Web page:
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January 11 (National Human Trafficking Awareness Day) to February 8 (Feast of St. Josephine Bakhita) is a month set aside to pray for an end to human trafficking.  It is a time to remember those who are vulnerable and more easily victimized – migrants, runaway youth, homeless youth, welfare children, the mentally ill or compromised, applicants for fake jobs in foreign places, etc.  Usually trafficking is a crime against those who are disadvantaged and/or marginalized.

This is a month of awareness and prayer.  Trafficking is almost universal.  In the United States major events like the Super Bowl are often highlighted as time when victims are secured for the victors and celebrators.  What a sad legacy.

It is a time to remember, to study, and to pray.  We pray for the victims living in slavery and we pray for those advocating for change and policing events.  We also pray for the guilty, those who do not recognize the common humanity of all people.

The month ends on the Feast of Saint Josephine Bakhita.  On 1 October 2000, she was canonized. Josephine is the patron saint of human trafficking survivors.  Her life story is written below – an excerpt from our online learning experience: Holy Women of History

Josephine’s Story:   Josephine Bakhita (c.1869-1947) was born in the western Sudanese region of Darfur in the village of Olgossa.  She was a member of the Daju people. Her father was the brother of the village chief. She had three brothers and three sisters and grew up in a rather carefree environment. However, that was soon to change. Sometime between the ages of seven and nine she was kidnapped by Arab slave traders.

This began her most difficult life. She was forced to walk barefoot almost 600 miles and was sold and bought twice before she arrived in Southern Sudan. Over the next twelve years she was sold and bought three more times and then given away. It was said that in all this trauma she forgot her own name, so she took one given to her by the traders, bakhita (Arabic for “lucky). She was also forced to convert to Islam.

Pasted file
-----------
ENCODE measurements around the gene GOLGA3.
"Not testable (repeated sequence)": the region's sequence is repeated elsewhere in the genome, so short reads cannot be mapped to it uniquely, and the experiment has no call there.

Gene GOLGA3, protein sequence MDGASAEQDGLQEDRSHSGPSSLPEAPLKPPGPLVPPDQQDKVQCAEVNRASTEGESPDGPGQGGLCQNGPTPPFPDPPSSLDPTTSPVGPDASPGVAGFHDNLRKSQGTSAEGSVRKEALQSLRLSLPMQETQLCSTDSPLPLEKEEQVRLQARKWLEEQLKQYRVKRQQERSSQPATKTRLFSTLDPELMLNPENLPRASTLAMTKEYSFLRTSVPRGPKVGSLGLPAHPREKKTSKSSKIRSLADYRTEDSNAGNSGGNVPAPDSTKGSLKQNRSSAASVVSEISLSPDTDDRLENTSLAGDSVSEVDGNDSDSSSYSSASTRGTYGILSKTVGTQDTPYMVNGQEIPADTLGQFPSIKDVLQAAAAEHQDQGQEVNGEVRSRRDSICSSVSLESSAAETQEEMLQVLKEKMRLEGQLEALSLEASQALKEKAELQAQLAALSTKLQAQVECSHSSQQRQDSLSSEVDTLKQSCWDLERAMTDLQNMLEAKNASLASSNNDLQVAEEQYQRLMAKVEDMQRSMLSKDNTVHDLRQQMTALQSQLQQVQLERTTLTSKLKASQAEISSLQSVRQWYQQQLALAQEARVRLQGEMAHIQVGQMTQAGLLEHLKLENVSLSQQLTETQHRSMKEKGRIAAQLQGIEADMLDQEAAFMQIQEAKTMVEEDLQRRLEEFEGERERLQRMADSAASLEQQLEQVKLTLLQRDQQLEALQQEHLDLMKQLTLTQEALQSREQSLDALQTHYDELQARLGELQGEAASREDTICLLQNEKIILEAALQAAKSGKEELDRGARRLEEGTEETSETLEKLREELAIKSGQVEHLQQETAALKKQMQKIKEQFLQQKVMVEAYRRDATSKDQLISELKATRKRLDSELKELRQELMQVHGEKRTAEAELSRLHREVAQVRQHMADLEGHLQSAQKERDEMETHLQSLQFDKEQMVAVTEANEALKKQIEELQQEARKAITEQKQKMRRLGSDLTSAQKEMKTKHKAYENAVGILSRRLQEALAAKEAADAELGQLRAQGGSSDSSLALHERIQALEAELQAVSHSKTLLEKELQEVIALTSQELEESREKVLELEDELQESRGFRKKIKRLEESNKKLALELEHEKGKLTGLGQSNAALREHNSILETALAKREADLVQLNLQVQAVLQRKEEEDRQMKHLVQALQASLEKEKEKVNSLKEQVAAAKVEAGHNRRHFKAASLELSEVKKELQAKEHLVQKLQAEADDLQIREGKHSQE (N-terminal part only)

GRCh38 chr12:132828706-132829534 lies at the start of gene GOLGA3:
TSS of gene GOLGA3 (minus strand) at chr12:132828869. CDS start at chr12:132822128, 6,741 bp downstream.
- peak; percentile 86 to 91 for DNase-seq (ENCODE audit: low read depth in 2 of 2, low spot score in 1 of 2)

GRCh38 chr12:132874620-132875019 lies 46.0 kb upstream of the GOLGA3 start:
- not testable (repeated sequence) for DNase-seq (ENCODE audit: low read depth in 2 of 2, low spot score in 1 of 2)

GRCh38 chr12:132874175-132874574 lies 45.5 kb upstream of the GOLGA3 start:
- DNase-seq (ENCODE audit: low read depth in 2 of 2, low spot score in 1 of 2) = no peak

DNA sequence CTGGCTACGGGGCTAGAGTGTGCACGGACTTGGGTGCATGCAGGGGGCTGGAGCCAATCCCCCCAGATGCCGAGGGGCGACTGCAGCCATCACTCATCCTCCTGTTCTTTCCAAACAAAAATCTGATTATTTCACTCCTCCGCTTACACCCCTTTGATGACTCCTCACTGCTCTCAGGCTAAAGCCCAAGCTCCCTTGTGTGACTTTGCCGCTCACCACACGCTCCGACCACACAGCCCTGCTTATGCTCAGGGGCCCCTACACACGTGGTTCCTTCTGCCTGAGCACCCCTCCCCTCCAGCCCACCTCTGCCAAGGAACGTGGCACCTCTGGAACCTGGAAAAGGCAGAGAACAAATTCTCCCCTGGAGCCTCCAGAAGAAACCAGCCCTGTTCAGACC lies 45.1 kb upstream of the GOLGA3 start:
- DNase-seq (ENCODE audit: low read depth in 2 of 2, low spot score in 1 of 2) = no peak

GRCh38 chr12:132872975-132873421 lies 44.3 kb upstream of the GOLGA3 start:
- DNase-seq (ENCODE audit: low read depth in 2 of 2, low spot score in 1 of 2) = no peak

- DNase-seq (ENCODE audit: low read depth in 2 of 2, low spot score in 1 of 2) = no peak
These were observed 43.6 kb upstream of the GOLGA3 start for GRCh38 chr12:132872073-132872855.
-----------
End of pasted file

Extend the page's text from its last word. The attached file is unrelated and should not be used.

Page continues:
During the course of her “slave life” she was owned by a rich Arab, who treated her well. However, after scolding one of his sons, the son lashed out and kicked her so severely that she spent a month unable to move from her bed. She was then sold to a Turkish general and had to serve his wife and mother-in-law, both of whom treated her cruelly. One of her worst memories was when she was scarred with 114 “tattoos” all over her body.

In 1883, at the age of fourteen, Bakhita was bought by the Italian Vice Consul who actually treated her kindly. When he had to return to Italy, Bakhita begged to go with him. After a harrowing escape, she was eventually given as a gift to Signora Maria Turina who took her to live with the family in a town near Venice. There she served as a nanny to their daughter, Alice. She accompanied Alice to school, where the child was being instructed in the Christian religion, and thus Bakhita, too, learned about Christianity. When the Turinas returned to Sudan to inspect some property they had purchased, Alice and her nanny stayed with the Canossian Sisters in Venice.

When the Turinas made a decision to return the entire family to the Sudan, and intended to take Alice and her nanny with them, Bakhita refused to leave. She complained to the Italian authorities who informed her that slavery had been outlawed in the Sudan before she was born, and Italian law did not recognize slavery. Bakhita chose to remain with the Canossians. She was baptized with the name Josephine, made her First Communion and was confirmed, all on the same day by the Cardinal of Venice (who later was elected Pope Pius X).

Josephine Bakhita entered the novitiate of the Canossian Sisters and became a vowed member in 1896. She spent the rest of her life at the Canossian convent at Schio in the northern part of Italy. During her life she served as cook, sacristan and portress and was in frequent contact with the local community. She was known for her gentleness, calming voice and smile. She served as a special calming influence during the Second World War. During her last years she was confined to a wheelchair, but always retained her cheerfulness. She died in February, 1947.

There is a full length movie on the life of Josephine Bakhita. If you click the link below you can see the trailer. The movie is available for a purchase price.